For those of you who are up early, Roger will be at the site at 8:00 AM to lead the group in some birding on site.  Those who wish to arrive later can join at 9:00 at which time, the hike will begin.

Because of regulations restricting the size of group gatherings, we will take registrations for this trip.  If we have a large number who are interested, we may divide the participants into two groups.  We will also keep abreast of any new developments in provincial Covid-19 guidelines and will adjust accordingly while keeping participants informed.

So come join us for a day of birding in a beautiful environment.  Be prepared for a round trip hike of 5 to 10 kms.  Dress accordingly for the weather with good waterproof footwear.  Bring a lunch, water and snacks. 

All are welcome, Nature Moncton member or not.




Nature Moncton January meeting
January 21, 2020 at 7:00 PM
Moncton Rotary Lodge (across from former Cabela’s)
Members Night!

 

Have you had an interesting encounter with nature in the past year?  Have you taken some good photos of birds, insects, animals or anything else in the various habitats of New Brunswick?  Have you taken a trip where you were able to experience aspects of nature different from what we have here?  The January Nature Moncton meeting belongs to members like you who wish to share their nature photos and experiences in 15 to 30 minute presentations.   It’s a special night when we get to hear from each other and perhaps learn some things from the everyday experiences of the nature enthusiasts who belong to the club.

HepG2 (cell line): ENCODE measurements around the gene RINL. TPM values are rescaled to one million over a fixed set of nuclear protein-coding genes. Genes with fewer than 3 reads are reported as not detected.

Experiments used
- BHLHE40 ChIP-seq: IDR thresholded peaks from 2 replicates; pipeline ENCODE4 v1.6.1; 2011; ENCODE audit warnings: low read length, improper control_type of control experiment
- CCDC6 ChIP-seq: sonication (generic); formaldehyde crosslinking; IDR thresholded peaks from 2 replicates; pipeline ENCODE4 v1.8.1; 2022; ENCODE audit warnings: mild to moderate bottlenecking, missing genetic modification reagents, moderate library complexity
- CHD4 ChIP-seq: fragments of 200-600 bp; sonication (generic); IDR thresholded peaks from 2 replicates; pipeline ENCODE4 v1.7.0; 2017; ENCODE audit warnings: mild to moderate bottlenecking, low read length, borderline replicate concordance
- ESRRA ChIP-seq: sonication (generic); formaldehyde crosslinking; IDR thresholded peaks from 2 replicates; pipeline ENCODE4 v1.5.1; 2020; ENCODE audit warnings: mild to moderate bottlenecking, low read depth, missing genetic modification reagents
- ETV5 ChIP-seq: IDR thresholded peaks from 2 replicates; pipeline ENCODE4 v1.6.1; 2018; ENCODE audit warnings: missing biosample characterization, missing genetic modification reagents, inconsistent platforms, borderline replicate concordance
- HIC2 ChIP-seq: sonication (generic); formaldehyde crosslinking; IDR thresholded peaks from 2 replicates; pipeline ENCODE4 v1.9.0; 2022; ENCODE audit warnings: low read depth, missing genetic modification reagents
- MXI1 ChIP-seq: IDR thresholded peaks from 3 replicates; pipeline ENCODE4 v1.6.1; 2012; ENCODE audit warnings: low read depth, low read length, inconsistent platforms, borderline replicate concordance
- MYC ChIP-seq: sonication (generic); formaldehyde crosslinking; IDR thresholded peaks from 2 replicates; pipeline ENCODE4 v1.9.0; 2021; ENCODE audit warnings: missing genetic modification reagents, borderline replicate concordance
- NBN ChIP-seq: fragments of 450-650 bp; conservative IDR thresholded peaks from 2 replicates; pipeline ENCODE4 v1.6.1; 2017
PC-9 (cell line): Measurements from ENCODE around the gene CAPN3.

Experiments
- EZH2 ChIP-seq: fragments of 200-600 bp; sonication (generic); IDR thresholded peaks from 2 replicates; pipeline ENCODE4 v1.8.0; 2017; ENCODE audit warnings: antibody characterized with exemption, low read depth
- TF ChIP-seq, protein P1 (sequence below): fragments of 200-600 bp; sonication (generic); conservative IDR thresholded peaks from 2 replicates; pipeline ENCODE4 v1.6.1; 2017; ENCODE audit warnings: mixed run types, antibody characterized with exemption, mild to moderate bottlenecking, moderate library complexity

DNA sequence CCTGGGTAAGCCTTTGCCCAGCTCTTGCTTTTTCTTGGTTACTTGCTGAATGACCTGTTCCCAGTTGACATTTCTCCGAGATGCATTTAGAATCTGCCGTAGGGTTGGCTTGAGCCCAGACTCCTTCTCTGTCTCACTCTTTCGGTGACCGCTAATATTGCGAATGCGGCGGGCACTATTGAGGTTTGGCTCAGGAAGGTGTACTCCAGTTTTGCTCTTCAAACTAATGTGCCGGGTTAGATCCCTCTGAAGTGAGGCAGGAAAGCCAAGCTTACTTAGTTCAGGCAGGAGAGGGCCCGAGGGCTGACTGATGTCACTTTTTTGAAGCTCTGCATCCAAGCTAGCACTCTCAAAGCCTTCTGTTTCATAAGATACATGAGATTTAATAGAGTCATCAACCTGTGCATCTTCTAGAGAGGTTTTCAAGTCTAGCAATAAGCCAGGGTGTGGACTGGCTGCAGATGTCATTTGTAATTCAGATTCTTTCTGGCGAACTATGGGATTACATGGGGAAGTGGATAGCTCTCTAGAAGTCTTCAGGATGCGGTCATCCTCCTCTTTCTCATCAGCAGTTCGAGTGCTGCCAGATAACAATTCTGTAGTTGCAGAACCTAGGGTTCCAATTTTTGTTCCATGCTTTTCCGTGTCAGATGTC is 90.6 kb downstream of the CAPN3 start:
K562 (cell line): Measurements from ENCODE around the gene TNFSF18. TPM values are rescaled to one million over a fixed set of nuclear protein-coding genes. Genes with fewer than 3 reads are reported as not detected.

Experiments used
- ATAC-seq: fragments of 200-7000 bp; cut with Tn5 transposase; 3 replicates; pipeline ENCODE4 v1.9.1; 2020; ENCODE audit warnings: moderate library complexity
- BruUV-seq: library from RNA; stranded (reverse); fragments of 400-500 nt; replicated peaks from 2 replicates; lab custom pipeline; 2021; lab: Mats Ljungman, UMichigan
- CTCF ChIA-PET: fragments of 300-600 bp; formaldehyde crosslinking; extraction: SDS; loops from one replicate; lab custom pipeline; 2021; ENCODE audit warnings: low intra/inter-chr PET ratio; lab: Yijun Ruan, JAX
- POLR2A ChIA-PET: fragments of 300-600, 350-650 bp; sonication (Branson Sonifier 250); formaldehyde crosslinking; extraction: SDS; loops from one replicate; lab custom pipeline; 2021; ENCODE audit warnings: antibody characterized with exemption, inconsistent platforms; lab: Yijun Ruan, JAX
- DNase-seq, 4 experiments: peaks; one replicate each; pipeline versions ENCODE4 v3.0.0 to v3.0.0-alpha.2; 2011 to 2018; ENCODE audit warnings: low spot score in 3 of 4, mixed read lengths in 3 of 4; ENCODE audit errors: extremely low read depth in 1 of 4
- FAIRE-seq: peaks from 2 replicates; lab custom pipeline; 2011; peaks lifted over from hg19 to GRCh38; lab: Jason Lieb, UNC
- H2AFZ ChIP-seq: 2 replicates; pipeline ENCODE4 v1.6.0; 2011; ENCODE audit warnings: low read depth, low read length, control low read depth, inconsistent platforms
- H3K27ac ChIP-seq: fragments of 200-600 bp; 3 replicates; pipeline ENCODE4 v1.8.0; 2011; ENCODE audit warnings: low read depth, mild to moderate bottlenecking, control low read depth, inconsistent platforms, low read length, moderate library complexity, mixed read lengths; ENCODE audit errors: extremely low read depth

Please advise President Gordon Rattray if you have a presentation to share at gordonr@nbnet.nb.ca or call Gordon at 874-6458, so we can line up the evening.

Nature Moncton is a very diverse group with an equal diversity of interests. Let’s share them on January 15, 2019!

As always, all are welcome Nature Moncton member or not.









Nature Moncton Workshop and Outing
The Warblers Are Coming
Saturday May 25, 2019
Place:  Tankville School, 1665 Elmwood Dr.
Presenter and Guide:  Roger Leblanc
Time:  Workshop will begin at 9:00 AM; Outing (around Moncton) will begin after 12:00 noon.

** If you want to have a chance to see some early morning warblers, show up in the parking lot of the school at 8:00 AM and Roger will lead the group to some trails behind the school as a pre-workshop warm-up. 

Cost for Workshop:  $8.00
Reservations:  Contact Louise Nichols at nicholsl@eastlink.ca

 

In our region we are blessed to be in one of the best places for diversity of wood warblers. Twenty-three of these singing beauties nest in the province. And since they all leave in winter for warmer climes (and they say they have ”bird brains”!) spring is a time of great rejoicing when they come back to us dressed in their finest colors, singing their little hearts out, and very active with the new breeding season. But there are lots of species and they are small and don’t stay put for long, so learning to identify them is not always easy.  However, since they are quite colorful and vocalize a lot, it is possible to become familiar with them -- and the reward is surely one of the best experiences bird watching has to offer.